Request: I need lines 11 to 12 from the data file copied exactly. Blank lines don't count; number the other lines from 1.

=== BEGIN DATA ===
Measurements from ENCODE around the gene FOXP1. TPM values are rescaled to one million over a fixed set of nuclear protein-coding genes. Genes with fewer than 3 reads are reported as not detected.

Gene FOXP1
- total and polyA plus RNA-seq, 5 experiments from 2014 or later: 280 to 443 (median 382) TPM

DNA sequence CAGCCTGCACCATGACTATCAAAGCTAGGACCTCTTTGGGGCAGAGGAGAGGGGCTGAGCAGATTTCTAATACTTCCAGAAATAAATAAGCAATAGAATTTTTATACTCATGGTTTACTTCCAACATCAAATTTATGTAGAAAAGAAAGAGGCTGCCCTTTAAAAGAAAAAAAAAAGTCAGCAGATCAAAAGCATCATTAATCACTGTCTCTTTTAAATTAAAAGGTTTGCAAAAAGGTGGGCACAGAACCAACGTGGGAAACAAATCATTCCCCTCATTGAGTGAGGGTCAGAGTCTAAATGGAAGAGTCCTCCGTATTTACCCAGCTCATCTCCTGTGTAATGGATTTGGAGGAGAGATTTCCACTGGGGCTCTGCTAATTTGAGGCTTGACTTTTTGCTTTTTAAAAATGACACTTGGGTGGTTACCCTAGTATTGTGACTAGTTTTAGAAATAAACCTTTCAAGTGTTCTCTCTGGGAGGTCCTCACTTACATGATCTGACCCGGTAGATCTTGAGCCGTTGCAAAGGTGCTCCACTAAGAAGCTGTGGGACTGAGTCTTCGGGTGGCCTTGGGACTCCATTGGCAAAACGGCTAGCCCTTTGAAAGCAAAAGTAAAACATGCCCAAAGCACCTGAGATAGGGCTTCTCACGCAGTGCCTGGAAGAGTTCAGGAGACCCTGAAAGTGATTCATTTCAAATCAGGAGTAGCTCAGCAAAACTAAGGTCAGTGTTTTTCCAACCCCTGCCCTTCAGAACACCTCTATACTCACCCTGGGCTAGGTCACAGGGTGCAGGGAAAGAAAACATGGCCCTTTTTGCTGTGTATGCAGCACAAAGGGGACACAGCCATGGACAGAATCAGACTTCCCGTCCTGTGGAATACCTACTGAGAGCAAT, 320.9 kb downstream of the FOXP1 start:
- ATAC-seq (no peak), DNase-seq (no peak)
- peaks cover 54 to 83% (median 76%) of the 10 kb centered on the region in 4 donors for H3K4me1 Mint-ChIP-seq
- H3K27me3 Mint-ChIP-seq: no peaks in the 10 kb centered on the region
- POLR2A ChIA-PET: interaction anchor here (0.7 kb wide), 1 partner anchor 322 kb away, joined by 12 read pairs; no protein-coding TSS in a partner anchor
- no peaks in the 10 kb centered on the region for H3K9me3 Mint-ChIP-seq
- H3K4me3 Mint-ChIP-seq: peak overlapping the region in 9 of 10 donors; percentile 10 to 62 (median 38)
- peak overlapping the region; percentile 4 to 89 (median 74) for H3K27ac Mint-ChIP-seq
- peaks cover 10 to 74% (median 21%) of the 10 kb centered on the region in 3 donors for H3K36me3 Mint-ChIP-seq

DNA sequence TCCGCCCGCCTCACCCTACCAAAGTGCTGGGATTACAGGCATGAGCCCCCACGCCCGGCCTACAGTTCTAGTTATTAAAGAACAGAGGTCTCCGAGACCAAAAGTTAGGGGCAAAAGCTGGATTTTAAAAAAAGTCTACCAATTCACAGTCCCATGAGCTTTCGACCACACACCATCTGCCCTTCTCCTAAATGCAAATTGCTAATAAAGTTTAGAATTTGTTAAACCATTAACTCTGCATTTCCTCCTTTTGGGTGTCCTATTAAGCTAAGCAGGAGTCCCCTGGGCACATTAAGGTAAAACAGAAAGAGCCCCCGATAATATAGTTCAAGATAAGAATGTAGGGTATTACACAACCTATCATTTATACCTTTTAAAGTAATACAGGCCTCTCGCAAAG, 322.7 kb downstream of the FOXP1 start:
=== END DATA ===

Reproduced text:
- peak overlapping the region; percentile 4 to 89 (median 74) for H3K27ac Mint-ChIP-seq
- peaks cover 10 to 74% (median 21%) of the 10 kb centered on the region in 3 donors for H3K36me3 Mint-ChIP-seq